CHRIS TALGO: Electric vehicles are downright dangerous

Over the past few weeks, several stories have come out demonstrating yet again that electric vehicles (EV) are unsafe, unwanted, and downright hazardous.

On June 20, Renee Sanchez was excited to take her 2-year-old granddaughter to the Phoenix Zoo. Early that morning, Sanchez strapped the toddler into the backseat of her Model Y Tesla. After closing the rear door, Sanchez attempted to open the front door. However, it would not open because the battery was dead.

“I could not get in. My phone key wouldn’t open it. My card key wouldn’t open it,” Sanchez told a local news network. In a panic, Sanchez called 911. Within minutes, thankfully, the fire department showed up.

“The first thing they said was, ‘Uggh, it’s a Tesla. We can’t get in these cars,’” Sanchez said. “And I said, ‘I don’t care if you have to cut my car in half. Just get her out.’”

Fortunately, the firefighters used an ax to break the back window. Then, they climbed in and unstrapped the toddler, literally saving her life.

Although the toddler was okay, Sanchez said they both were traumatized by the incident. After her granddaughter was rescued, Sanchez couldn’t help but think, “oh my God, this could have been so much worse.” She was angry. And rightfully so.

“When [the Tesla] works, it’s great. But when it doesn’t, it can be deadly,” she warned.

Make no mistake, this is not the first time someone has been trapped inside an EV. Nor will it be the last.

Less than a week after the Sanchez Tesla incident, an even more dire situation took place when NFL star receiver Randall Cobb’s home burned down after the Tesla charger in his garage caught on fire.

“The Tesla charger caught on fire in the garage late last night and quickly spread. We got out of the house with nothing but the clothes on our back and no shoes on our feet,” Cobb’s wife, Aiyda, posted to Instagram. “We are lucky to be alive,” she added.

According to Cobb, “We got out of the house and I was able to go back in and get our dog, Louie. We can’t thank Chief Caruthers, Captain Irvin, and the Nashville Fire Department enough for their swift action.”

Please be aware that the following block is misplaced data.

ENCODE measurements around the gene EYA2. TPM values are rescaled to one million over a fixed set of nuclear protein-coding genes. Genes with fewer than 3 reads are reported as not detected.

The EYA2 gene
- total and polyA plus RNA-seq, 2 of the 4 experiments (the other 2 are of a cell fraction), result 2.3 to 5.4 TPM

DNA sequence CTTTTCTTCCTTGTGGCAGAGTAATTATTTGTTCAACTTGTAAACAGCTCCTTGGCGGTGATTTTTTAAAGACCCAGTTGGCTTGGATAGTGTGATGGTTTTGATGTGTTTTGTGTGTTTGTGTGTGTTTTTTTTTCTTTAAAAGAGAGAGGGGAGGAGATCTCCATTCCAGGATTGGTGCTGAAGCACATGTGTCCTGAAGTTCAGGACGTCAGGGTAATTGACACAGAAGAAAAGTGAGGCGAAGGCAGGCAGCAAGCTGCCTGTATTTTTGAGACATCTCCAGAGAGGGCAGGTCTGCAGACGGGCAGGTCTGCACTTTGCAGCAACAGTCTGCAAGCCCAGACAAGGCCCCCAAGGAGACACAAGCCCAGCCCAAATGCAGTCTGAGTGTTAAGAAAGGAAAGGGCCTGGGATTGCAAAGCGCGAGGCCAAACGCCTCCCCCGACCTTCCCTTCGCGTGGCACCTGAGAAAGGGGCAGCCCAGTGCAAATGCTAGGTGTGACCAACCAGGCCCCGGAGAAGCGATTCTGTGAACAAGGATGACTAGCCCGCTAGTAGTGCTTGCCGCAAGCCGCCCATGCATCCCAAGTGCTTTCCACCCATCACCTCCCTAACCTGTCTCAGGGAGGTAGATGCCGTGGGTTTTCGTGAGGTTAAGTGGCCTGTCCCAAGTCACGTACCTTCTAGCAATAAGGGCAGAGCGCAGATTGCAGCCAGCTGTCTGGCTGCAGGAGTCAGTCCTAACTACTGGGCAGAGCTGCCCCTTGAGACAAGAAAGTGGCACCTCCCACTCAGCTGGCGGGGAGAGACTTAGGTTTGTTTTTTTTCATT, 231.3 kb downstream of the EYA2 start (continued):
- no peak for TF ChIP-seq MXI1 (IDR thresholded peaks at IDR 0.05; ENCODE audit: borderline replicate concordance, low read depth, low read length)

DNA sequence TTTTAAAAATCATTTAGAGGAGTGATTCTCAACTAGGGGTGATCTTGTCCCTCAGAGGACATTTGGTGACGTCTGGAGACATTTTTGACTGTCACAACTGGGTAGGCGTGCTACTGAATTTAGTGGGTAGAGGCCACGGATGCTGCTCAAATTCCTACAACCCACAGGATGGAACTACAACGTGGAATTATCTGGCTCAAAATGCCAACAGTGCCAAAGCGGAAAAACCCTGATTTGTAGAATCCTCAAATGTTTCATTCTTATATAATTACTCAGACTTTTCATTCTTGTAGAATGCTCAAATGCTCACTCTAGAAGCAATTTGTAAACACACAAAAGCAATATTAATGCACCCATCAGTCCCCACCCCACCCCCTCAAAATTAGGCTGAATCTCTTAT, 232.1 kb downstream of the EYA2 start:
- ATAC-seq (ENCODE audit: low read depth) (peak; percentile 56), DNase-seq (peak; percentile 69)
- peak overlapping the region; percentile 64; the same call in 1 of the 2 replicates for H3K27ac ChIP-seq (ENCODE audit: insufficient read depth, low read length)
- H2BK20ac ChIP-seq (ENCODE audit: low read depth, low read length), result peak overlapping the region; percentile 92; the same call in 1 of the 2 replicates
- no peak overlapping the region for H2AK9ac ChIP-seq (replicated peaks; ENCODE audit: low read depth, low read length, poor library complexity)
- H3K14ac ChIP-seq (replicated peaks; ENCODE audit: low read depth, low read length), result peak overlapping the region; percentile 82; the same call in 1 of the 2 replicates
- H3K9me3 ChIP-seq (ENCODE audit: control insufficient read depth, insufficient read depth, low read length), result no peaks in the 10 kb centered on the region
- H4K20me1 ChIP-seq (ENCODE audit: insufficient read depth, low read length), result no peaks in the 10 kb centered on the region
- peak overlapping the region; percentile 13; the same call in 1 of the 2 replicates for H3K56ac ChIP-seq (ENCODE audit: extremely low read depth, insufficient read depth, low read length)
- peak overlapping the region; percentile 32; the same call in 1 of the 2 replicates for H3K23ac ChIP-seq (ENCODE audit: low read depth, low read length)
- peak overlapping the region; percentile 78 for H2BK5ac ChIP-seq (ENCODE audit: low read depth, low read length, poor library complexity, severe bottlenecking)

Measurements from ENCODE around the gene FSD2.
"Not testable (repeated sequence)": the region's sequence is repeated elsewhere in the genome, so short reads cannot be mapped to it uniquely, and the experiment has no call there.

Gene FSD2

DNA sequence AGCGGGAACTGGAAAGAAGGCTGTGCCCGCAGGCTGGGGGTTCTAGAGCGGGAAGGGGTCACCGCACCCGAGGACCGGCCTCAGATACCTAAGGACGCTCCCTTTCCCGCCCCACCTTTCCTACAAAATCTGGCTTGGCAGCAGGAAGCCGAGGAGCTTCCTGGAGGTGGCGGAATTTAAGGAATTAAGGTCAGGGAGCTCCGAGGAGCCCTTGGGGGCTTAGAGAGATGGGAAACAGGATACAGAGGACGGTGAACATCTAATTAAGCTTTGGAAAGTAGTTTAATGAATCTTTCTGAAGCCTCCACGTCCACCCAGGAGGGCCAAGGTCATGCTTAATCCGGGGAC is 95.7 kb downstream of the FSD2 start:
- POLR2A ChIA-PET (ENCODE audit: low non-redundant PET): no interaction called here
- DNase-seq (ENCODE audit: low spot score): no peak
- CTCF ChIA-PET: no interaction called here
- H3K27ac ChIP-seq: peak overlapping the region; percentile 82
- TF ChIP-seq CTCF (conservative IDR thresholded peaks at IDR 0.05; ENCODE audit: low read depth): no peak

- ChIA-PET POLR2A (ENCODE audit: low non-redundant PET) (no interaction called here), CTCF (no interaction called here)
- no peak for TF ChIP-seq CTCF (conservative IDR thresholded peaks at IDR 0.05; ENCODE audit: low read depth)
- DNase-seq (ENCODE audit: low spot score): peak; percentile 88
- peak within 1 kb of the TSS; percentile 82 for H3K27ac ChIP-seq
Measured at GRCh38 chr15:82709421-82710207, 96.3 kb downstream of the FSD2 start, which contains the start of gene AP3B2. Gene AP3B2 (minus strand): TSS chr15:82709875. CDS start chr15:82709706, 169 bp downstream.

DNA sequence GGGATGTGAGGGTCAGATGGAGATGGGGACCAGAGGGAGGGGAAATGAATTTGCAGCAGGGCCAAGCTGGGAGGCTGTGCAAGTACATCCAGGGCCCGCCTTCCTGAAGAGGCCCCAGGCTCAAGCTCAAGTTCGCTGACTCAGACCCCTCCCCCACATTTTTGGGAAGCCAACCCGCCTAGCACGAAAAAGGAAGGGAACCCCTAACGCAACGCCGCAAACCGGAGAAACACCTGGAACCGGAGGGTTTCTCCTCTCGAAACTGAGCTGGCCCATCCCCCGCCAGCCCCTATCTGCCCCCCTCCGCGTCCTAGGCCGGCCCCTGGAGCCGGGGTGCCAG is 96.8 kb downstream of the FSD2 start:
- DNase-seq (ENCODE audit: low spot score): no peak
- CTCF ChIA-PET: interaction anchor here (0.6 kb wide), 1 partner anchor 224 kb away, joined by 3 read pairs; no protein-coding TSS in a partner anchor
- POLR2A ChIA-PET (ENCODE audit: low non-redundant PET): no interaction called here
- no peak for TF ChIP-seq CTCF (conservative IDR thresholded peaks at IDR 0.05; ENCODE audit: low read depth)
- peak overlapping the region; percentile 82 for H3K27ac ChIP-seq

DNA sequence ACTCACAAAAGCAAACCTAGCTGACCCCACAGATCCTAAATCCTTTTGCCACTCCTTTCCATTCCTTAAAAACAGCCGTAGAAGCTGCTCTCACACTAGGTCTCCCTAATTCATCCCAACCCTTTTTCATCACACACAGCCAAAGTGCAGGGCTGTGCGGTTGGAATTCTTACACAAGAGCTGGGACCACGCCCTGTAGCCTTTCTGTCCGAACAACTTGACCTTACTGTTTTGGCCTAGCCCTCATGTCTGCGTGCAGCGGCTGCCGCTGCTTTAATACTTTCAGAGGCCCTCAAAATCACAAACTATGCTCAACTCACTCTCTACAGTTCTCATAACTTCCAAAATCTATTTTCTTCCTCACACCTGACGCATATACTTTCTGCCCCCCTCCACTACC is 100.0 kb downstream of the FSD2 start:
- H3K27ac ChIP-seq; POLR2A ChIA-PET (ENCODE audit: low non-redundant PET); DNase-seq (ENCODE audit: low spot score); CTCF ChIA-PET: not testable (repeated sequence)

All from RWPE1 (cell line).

“I can’t get the image of the brave firefighter getting into position out of my head; he didn’t even have water to shoot yet,” Cobb continued. “I truly thought the cars were going to explode and that we would lose him to this tragedy. He is a true hero.”
Cobb is right. EV fires are extraordinarily dangerous.

As the National Transportation Safety Board notes, “Fires in electric vehicles powered by high-voltage lithium-ion batteries pose the risk of electric shock to emergency responders from exposure to the high-voltage components of a damaged lithium-ion battery. A further risk is that damaged cells in the battery can experience uncontrolled increases in temperature and pressure (thermal runaway), which can lead to hazards such as battery reignition/fire. The risks of electric shock and battery reignition/fire arise from the "stranded" energy that remains in a damaged battery.”

In fact, EV fires are so dangerous that fire departments cannot use regular equipment to fight them.

Of course, the EV charger-sparked fire that destroyed the Cobbs’ home is
far from the first this has happened. Over the past few years, similar incidents have occurred throughout the country. Sadly, scores have died from these nightmares. And, in all likelihood, more will.

Despite the documented hazards that EVs pose to the general public, climate-obsessed leftists seem to not care one iota. Even worse, they are mandating that more and more people buy EVs in the future as they issue regulations that will basically make it impossible to purchase a gasoline-powered vehicle in the not too distant future. This is not only dangerous, it is evil.

Chris Talgo ([email protected]) is editorial director at The Heartland Institute.

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